Recital stirs hope in contemporary poetry

Published: July 2, 2010
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 Panellists during a poetry recital at Kuch Khaas. PHOTO: EXPRESS

Panellists during a poetry recital at Kuch Khaas. PHOTO: EXPRESS

ISLAMABAD: A poetry sampler at Kuch Khaas recently presented a selection of Pakistani poetry in English representing nearly all major poets from the 1960s to the present day. These included the more well known (strictly to this scribe) Taufiq Rafat, Daud Kamal, Maki Qureshi, Hima Raza and Kyla Pasha amongst others that included Mahvish Amin, Waqas Khwaja, Moniza Alvi, Adrian Hussein and Sadaf Halai.

That this inspiring collection was rendered by a panel comprising Zahir Riaz, Sara Mahmood, Ilona Yusuf, Shazieh Gorji and Osman Khalid Butt, themselves poets and artists of considerable merit, added an effective artistic dimension and authenticity to the proceeding.

Most memorable amongst the selection were pieces like Hashmi’s “To My Love in Another Town” reflecting on the possibilities of meaning through language, Raza’s poignant look at the “faraway games of distant masters” in a country where the personal and the political are difficult to separate, Rafat at his formidable best in “Kingfisher”, Halai’s re-evaluation of life, death, sadness and loss in “Laughter for the Living”, Kureshi’s ability to imbue everything with potential metaphors for something else and Adrian Hussein’s “Srebrenica Video” for its subtle pathos.

Personal favourites included “Used People” by Faraz Maqsood Hamidi and “There’s death in an A-frame” by Pasha (also the unequivocal crowd favourite).

The idiom and language of Hamidi’s verse being reminiscent of the classical Urdu tradition lent itself perfectly to a reading of this sort, while Pasha’s technical adroitness and linguistic sophistication brought to life the complexities of our times with a brutal honesty that is rare and hard-hitting. In her deft hands, an A-frame comes across as far more interesting, complex and satirical than it actually ever can be.

Interestingly enough, the selection steered clear of the usual suspects; the mandatory reminder of the horrors of partition or an exploration of the paradoxes of the immigrant identity.

The brief discussion that followed touched upon the age-old question of inspiration vs. perspiration, more aptly aamad  and awurd in Urdu. Participants felt that poetry, having its origin in the oral tradition, can only be preserved in its true essence through more such readings in the vein of Mehfil e Mushairas. The need to highlight the works of poets writing in Urdu and regional languages was also underscored.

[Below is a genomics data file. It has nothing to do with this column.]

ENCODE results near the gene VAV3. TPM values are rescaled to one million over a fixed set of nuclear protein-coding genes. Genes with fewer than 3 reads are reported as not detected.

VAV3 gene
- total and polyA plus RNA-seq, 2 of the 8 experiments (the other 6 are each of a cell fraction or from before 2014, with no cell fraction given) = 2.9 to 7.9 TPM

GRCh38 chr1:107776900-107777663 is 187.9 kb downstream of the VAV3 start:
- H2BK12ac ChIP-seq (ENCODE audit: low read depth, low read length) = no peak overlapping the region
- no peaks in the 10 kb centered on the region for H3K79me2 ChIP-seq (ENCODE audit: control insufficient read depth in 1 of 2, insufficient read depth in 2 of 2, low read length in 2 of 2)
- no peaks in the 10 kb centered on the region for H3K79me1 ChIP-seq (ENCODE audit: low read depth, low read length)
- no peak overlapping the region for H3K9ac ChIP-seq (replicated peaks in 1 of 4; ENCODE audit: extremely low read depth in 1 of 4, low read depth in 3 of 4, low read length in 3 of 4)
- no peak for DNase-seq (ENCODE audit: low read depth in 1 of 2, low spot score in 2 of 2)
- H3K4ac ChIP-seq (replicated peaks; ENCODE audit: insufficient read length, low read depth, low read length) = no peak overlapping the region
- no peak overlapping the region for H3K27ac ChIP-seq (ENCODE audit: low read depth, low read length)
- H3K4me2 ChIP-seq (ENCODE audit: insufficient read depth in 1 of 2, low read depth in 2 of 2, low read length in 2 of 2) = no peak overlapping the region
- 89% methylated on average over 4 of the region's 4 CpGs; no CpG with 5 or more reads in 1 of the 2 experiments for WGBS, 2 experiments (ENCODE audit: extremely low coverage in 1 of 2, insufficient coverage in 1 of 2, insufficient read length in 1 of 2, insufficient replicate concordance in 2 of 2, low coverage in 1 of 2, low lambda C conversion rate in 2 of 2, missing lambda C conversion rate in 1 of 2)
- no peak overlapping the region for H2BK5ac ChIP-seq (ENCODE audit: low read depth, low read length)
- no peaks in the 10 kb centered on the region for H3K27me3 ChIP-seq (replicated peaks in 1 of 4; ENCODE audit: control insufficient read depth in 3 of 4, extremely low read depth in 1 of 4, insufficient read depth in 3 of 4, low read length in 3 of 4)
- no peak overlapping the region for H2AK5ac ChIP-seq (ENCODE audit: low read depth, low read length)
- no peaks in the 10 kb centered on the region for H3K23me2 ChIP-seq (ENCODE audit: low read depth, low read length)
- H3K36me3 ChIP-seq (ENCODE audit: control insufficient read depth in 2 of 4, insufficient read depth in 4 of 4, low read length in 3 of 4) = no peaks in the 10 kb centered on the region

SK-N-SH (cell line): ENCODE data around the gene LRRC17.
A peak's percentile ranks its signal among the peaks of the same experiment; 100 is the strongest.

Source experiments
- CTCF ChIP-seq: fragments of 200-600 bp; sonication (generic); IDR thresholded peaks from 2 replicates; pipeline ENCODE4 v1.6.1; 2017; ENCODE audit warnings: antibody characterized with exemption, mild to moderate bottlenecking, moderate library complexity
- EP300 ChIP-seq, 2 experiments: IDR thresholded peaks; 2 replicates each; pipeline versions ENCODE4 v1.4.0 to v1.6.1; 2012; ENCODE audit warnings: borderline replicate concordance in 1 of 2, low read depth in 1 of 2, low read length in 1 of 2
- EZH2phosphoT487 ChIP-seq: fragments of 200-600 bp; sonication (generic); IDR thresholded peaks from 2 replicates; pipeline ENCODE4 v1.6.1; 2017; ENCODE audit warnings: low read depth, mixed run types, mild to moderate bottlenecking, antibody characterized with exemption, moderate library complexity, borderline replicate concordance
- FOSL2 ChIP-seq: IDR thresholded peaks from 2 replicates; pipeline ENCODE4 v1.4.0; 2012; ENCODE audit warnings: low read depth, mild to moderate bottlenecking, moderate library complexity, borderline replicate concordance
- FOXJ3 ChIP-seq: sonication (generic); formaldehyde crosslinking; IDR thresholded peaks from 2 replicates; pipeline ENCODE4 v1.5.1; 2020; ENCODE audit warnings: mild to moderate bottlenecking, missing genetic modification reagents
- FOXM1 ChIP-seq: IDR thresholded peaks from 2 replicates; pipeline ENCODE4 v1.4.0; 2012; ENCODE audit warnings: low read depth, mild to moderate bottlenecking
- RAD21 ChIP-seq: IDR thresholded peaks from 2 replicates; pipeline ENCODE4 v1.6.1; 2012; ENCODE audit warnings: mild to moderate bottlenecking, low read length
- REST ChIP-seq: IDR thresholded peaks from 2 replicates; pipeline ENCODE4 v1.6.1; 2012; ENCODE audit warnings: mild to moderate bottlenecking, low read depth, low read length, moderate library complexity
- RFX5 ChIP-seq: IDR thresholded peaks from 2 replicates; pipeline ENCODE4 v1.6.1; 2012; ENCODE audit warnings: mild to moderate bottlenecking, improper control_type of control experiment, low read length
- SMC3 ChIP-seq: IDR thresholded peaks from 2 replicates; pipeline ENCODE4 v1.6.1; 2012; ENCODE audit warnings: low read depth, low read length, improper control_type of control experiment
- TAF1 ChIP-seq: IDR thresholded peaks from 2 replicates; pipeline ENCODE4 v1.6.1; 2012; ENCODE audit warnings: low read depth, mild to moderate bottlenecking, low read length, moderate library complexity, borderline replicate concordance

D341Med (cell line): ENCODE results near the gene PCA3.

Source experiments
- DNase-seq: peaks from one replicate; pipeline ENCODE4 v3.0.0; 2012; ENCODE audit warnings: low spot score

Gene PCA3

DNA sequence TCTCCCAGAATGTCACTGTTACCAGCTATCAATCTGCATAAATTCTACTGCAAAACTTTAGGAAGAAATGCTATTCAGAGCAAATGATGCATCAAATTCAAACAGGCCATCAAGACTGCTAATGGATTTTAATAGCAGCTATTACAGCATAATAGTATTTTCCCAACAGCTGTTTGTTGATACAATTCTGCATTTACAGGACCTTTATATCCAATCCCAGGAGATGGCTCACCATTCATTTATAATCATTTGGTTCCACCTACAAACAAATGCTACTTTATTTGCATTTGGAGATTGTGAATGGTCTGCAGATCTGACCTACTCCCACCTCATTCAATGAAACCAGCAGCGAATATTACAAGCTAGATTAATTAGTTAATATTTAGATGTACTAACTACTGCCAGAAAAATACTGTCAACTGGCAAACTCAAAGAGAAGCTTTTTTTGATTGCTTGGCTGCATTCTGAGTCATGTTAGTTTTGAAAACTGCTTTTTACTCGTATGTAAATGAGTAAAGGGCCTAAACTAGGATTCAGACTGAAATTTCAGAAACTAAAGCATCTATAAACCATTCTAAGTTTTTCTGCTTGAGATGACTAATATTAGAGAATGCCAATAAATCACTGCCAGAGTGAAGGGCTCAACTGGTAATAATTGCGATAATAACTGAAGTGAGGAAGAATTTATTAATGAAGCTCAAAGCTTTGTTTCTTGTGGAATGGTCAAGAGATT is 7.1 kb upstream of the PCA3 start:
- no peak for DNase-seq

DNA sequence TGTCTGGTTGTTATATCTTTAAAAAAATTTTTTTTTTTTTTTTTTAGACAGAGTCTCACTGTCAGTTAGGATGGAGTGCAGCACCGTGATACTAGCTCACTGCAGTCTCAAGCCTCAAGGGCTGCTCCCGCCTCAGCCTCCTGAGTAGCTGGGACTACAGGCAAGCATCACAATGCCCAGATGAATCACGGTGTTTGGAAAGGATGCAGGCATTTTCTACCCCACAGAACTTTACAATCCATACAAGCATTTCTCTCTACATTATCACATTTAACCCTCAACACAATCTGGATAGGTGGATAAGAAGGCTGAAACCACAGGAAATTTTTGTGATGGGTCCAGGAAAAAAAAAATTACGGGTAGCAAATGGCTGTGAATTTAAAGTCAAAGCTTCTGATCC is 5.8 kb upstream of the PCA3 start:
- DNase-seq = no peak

There are a number of reasons that make poetry samplers and readings like this so pertinent.  Firstly, to establish how Pakistani poets writing in English deserve as much to be a part of Pakistan’s literary landscape as their counterparts writing in Urdu. That the Facebook generation is not familiar with the work of poets who have been hailed by appreciative audiences internationally is not as much a loss for Pakistani poetry as it is for the generation who remains the poorer for their ignorance.

Moreover the quality of contemporary poetry unveiled at the sampler gives hope that in a time when the golden age of just about everything is ancient history, a new age of Pakistani English poetry might very well be stirring somewhere in the sleepy confines of such recitals.

Published in The Express Tribune, July 2nd, 2010.

r��  ��� `� frustration when, according to him, the selection of the national team was based on discrimination between people belonging to ‘certain’ ethnicities and provinces.

“There was discrimination. I am a Baloch and the people in the federal board were not huge fans of our community,” Muhammad recalls in his hospital bed.

Since there was no central city in Pakistan where football clubs were established and where footballers could play and earn money, the trend was to hire sportspersons in sports departments of different organisations such as Habib Bank, Wapda, Pakistan International Airlines or Pakistan Railways and so on.

Muhammad was fortunate to be employed in the Habib Bank sports department where he worked till 1980. Later on, he coached the HBL team and after 2000, he refereed for many clubs in Pakistan and then he founded his club, Pulpatti Football Club, in Lyari till his heart disease put a stop to his passionate sports endeavours.

Published in The Express Tribune, July 2nd, 2010.

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Reader Comments (6)

  • Jul 2, 2010 - 4:22PM

    Just want to clarify I am not a poet but yes an artist- a clay/ceramic artist who enjoys recitations and poetry~Recommend

  • K. Newell
    Aug 20, 2010 - 1:31PM

    I was interested to read the report about English poetry recital in Pakistan, a rare item about a country much in the news for other kinds of reasons. We know from our advanced studies here that serious readers anywhere must know the work of major writers like Ahmed Ali and Alamgir Hashmi, as well as others. Keep up.Recommend

  • barney feinstein
    Aug 20, 2010 - 11:12PM

    It is very nice to know that poetry reading, a lively tradition in India and Pakistan, is alive and well in English.Recommend

  • Anne Bigelow
    Aug 21, 2010 - 5:29AM

    Vow, poetry and *Pakistan*!Recommend

  • Gulrez Shihab
    Aug 24, 2010 - 1:50AM

    Let’s wow the vow for Pakistan and its poets.Recommend

  • ayesha
    Oct 21, 2010 - 12:03PM

    salam, i hv studied da above article.im doing my thesis on daud kamal wil u plz guide me in dis respect?its my request plz dnt refuse it.my thesis statemant is impressionism in daud kamals poetry.plz guide meRecommend

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